Grandview Rogers House (1877) is a two-story building measuring 20′ X 40′ with the main entry set in the west gable end elevation. There is a gabled porch with end facing out to repeat the upper main roof gable. The house has two windows on the west ground floor, two on the south and one each on the east and north. In the upper story there is a single centered casement window on the west elevation and pairs on the remaining three sides. This building, more than any other in the group, displays the patching and filling that could be done to slab buildings in order to accommodate varying sizes and types of window replacements. The building displays excellent, very early compound dovetailing. The roof is cedar shake.
The Grandview Rogers House was built across the Nooksack River from Ferndale. LeRoy Rogers later moved the house to Portal Way and Grandview. It was also used as a dance hall and hotel. John Young purchased the building in 1952 from Charles Cowden and sold it later to Al Jensen. The house was to be burned down in the 1970s. Pioneer Park was given one week to get it moved off of the property or it would have burned.
There were three separate, unrelated sets of Rogers brothers among the early settlers . one at Blaine, Everson and Ferndale. According to Jeffcott, in 1881 when Arthur Rogers first arrived, just three log buildings existed in all of east Ferndale.
The Grandview Rogers House currently functions as a Veteran’s Museum, displaying uniforms and military memorabilia donated by a variety of local veterans. The two W.W.II Japanese flags on display are one of the most interesting exhibits. A local man married a Japanese woman who was so impressed with the Ferndale Pumpkin Growing Contest she sent some pumpkin seeds home to Japan. Eventually, a group of friends and relatives from Japan visited Pioneer Park. While they were being shown the buildings, they walked into the Veterans. Museum and were visibly shaken by the two flags, especially the one signed by their countrymen. It was their belief that the spirits of the men who signed the flag will never be at rest until the flag is returned, yet on the other hand, the museum had been entrusted to keep the captured flag at the park in Ferndale. Through some often delicate and diplomatic negotiations, the flags remain as artifacts in the park. The hometown of the signatories of the flags has since become a sister City of Ferndale.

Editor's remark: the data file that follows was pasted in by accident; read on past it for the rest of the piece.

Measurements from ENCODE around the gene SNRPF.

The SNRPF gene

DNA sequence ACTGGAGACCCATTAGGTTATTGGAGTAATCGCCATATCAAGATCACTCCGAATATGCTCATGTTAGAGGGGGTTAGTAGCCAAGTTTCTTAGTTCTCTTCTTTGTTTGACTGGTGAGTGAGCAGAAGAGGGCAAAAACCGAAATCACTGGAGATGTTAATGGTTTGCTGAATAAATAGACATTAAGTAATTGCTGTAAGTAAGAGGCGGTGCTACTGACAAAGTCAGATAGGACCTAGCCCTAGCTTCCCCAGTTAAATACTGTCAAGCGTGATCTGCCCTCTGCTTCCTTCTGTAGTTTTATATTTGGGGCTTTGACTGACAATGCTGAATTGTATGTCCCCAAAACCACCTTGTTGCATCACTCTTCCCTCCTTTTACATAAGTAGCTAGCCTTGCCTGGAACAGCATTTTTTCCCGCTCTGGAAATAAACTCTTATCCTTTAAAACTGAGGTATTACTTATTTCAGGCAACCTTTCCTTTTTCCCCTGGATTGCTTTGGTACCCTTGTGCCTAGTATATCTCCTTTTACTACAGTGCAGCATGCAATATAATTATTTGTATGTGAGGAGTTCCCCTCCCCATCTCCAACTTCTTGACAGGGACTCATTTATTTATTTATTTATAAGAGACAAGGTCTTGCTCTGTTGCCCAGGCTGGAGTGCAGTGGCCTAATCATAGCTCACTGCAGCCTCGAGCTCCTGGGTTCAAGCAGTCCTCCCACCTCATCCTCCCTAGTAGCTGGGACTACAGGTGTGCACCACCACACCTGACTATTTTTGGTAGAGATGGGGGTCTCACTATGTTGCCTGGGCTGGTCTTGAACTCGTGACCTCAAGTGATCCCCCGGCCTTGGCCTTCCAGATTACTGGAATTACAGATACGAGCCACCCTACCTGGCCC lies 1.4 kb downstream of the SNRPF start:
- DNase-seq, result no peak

Van Buren Post Office (circa. 1879) is a very early example of small-scale cedar slab buildings. It is a single story building with simple dovetailed corners and only measures 12′ X 18′. This building was likely constructed from a single tree and probably built by only two people using an ax and crosscut saw. It has a single entry on the west elevation and single windows on the north and east walls. The roof and front gable is cedar shingle.
The Van Buren Post Office was originally located on Van Buren Road. It was first established as a post office 3 miles north of Everson on the Milwaukee Rail Road on October 2, 1891. It served as a post office until November 14, 1918. The post office had four postmasters during its history: William Van Buren, Andrew Kirkman, Allen Holstein, and Mary Acikinson. It was later moved to Berthusen Park in Lynden and, in 1994, was brought to Pioneer Park in pieces. Local Eagle Scouts and the City of Ferndale Park Maintenance Supervisor reassembled the building.
Jenni House (1873) is a saltbox house with a two-story section in front and a single-story shed type section in the rear. It measures 30′ X 30′ and has a hipped porch roof over a centered front entry. The house has paired windows on the ground floor of every wall and a rear centered entry. The log working on the building is very skilled and employs compound dovetail notches and interior wall tendons There is a single window in the gable end of the upper floor on the south and paired windows on the north. The roof is cedar shake.
Jenni House was built near Laurel on the old Northwest Diagonal Road, which was at that time, only a trail. This road was eventually planked and made accessible to wagons by 1885. It connected Bellingham to Ferndale and eventually Canada. The house was used as a stagecoach stop where travelers could refresh themselves with a meal or an overnight stay. At one time a community dance hail was located on the second floor. The first sawmill located north of Whatcom was built in 1882 on a portion of Jacob Jenni’s 160 acre parcel. The fir table in the back room is from a solid piece of wood, 8 feet long 4 1/2 feet wide and 6 1/2 inches thick. It was the mill owner’s conference table. Jacob Jeni donated 5 acres of property for the Woodlawn Cemetery on Northwest Road and was the first to be buried there. He died in 1886 at the age of 56.
The Old Settlers had the building moved to Pioneer Park in 1989. The upper portion of the building had to be detached during its relocation to the park. Doing so was required so that it could pass beneath the railroad trestle on Main Street. It is currently being shown as a residence. The tin ceiling is not original to the building, but is typical of the time and was made by W.F. Norman & Sons of Nevada, using original molds.